“Events measure themselves against what everyone has said about them, fairly or not. The American people are better examined by scholars like the remarkable David S. Reynolds, who has written American classics in the arena of history and what is now known as cultural studies and cultural biography. His books are essential contributions to accurately understanding the national sensibility.”
—Stanley Crouch, National Syndicated News Column, October 7, 2014
Lincoln’s Selected Writings is the only book that features a wide range of Lincoln’s writings along with commentary on him by his contemporaries and interdisciplinary analysis of him by scholars of recent times.
Mightier Than the Sword: Uncle Tom’s Cabin and the Battle for America details the cultural roots, political impact, and enduring legacy of Harriet Beecher Stowe’s revolutionary bestseller.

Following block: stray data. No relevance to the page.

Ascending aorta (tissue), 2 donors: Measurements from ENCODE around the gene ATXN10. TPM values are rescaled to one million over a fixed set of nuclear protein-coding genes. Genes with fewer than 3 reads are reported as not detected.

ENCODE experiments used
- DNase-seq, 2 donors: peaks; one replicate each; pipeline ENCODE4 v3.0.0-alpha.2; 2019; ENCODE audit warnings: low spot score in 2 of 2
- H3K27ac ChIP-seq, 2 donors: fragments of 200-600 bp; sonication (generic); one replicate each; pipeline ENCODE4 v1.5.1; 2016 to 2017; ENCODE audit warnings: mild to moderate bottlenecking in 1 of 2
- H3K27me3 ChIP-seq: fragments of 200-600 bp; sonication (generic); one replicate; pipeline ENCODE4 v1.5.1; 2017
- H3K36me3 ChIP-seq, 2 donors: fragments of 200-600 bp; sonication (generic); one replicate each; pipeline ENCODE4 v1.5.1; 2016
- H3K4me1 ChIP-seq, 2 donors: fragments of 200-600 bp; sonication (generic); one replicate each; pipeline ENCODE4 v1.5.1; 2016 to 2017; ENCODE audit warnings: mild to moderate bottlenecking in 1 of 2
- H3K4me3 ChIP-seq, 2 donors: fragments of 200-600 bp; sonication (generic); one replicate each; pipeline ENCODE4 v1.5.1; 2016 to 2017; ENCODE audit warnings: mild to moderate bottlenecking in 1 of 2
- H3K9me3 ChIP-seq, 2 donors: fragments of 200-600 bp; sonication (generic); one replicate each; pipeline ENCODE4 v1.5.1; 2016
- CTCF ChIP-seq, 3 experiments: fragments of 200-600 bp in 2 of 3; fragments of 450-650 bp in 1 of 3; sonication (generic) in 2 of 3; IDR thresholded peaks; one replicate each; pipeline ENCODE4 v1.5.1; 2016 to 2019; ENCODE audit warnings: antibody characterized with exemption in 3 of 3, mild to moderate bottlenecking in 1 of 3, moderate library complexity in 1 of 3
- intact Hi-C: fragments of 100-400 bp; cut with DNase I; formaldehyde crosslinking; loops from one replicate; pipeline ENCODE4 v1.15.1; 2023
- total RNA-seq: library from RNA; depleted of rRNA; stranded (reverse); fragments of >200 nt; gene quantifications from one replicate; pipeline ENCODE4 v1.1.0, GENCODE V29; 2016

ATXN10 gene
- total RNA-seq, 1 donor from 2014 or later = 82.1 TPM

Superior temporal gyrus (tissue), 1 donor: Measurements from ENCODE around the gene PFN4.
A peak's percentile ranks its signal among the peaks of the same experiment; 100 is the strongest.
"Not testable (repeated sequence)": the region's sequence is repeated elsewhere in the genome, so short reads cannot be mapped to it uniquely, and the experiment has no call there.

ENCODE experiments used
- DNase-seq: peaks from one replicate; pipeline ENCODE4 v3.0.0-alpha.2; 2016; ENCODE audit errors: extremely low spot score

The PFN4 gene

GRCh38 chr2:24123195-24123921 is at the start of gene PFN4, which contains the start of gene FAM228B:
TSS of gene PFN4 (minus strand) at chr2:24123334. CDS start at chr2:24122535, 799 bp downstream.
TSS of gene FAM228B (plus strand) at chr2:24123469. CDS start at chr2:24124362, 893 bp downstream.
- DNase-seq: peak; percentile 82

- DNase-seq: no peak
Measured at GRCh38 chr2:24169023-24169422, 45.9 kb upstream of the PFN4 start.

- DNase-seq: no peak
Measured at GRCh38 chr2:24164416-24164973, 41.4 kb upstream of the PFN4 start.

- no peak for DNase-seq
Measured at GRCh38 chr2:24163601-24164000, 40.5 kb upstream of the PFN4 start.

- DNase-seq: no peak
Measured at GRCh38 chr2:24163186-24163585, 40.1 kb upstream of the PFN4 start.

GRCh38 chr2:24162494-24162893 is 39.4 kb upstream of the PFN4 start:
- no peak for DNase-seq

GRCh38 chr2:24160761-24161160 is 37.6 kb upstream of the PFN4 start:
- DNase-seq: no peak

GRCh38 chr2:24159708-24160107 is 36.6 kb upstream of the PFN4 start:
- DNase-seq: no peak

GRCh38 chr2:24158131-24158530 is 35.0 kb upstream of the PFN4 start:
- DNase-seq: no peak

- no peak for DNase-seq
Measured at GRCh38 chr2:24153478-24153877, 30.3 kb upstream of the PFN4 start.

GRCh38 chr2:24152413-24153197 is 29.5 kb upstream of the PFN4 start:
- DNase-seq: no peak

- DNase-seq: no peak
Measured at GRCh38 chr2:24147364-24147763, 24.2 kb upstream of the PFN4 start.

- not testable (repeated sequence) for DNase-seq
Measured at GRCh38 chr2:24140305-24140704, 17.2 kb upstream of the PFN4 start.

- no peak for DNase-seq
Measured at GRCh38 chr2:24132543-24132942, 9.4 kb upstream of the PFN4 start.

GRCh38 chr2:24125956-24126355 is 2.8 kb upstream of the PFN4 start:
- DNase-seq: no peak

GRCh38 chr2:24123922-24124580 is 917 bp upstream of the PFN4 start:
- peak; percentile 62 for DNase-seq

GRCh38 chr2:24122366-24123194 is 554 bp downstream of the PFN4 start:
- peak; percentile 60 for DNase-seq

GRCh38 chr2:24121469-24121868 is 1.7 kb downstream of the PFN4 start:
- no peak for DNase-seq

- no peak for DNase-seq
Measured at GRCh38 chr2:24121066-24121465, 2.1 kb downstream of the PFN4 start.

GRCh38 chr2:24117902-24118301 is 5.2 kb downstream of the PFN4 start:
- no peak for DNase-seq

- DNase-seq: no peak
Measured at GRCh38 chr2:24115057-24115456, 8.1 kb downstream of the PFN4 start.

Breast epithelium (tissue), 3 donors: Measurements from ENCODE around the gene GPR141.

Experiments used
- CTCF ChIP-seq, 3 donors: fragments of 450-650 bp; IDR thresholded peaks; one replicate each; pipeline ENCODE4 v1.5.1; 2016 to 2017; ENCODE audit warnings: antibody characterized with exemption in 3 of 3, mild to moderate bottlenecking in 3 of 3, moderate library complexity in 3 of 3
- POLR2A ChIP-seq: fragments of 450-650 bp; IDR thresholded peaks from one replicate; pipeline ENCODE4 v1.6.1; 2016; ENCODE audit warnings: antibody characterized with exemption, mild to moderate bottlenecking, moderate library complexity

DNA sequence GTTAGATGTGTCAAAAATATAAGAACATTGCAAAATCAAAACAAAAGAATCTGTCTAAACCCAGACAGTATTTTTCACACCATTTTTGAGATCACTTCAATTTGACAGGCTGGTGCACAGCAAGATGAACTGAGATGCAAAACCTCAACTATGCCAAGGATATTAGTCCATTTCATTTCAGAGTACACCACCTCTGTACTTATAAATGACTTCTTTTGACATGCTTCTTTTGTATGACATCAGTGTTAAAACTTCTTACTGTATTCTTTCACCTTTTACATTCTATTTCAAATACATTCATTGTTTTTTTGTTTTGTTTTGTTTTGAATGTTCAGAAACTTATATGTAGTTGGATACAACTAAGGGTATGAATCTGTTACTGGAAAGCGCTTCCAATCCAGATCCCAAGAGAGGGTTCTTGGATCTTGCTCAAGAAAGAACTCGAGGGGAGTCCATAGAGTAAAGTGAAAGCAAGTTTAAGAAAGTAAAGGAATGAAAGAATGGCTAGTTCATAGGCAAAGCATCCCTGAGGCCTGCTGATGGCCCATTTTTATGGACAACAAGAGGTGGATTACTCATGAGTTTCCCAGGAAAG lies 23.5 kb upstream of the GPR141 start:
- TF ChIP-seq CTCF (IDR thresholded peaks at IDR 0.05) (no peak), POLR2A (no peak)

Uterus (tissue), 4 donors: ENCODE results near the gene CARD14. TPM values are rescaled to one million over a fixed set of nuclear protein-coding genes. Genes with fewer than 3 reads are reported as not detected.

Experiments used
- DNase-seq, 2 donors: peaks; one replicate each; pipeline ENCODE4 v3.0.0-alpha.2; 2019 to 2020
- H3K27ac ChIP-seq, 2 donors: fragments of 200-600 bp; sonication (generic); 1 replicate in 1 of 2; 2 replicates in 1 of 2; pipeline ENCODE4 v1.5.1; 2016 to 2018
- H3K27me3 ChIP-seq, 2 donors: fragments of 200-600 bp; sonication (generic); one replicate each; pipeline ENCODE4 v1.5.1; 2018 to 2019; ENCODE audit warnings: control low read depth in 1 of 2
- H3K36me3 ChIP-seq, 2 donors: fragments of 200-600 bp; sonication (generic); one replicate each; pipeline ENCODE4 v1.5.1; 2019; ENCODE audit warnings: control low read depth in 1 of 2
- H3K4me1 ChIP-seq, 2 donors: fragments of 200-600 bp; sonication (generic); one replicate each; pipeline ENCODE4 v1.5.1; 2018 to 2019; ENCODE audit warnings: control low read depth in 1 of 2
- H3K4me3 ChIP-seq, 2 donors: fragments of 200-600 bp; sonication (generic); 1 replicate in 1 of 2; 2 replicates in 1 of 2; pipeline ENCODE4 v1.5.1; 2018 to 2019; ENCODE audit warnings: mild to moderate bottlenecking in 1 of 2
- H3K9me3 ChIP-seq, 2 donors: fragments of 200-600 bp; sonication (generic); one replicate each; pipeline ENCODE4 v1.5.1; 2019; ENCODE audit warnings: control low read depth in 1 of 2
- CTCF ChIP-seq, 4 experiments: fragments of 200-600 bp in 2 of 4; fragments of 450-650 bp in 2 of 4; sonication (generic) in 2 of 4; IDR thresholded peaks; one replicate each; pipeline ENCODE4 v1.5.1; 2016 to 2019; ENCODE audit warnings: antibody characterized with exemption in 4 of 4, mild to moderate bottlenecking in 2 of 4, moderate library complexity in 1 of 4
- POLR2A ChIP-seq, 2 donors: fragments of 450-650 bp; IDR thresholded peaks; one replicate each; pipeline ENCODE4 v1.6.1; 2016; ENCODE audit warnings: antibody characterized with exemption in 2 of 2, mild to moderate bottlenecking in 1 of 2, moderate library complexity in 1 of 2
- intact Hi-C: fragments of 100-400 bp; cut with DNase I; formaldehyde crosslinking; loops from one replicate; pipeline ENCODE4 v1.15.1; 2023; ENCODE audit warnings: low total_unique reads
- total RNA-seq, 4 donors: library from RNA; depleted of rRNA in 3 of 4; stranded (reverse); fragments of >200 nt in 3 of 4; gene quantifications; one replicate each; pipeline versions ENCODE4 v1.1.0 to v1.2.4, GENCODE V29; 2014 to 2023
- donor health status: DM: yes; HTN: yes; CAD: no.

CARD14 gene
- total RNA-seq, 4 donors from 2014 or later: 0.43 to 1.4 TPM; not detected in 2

THE NEW YORKER REVIEWERS’ FAVORITES OF THE YEAR
KIRKUS BEST BOOKS OF THE YEAR IN NONFICTION
“Fascinating…a lively and perceptive cultural history.”
— Annette Gordon-Reed, The New Yorker
Walt Whitman’s America: A Cultural Biography is the first Whitman biography to portray the poet in the full social, political, and cultural contexts of his day.
WINNER OF THE BANCROFT PRIZE
FINALIST, NATIONAL BOOK CRITICS CIRCLE AWARD
“Remarkably informative…I marked on page after page things about Whitman and his America I never knew before.”
—Alfred Kazin, The New York Times Book Review
“Reynolds splendidly examines the culture that formed the greatest American poet and the great American poem.”
Waking Giant: America in the Age of Jackson is a chronicle of American politics, society, reform, and many facets of it culture in the years between 1815 and 1848.
A NEW YORK TIMES NOTABLE BOOK OF THE YEAR
A WASHINGTON POST BEST BOOK OF THE YEAR
“An unmitigated delight.”
—Washington Post Book World
John Brown, Abolitionist: The Man Who Killed Slavery, Sparked the Civil War, and Seeded Civil Rights is a cultural biography of the controversial abolitionist who single-handedly changed the course of American history.
WINNER OF THE GUSTAVUS MYERS OUTSTANDING BOOK PRIZE
“Great sensitivity, thorough research, and some marvelous narrative.”
—David Blight, Washington Post Book World
“One of the most compelling reads in antebellum history in the past several years”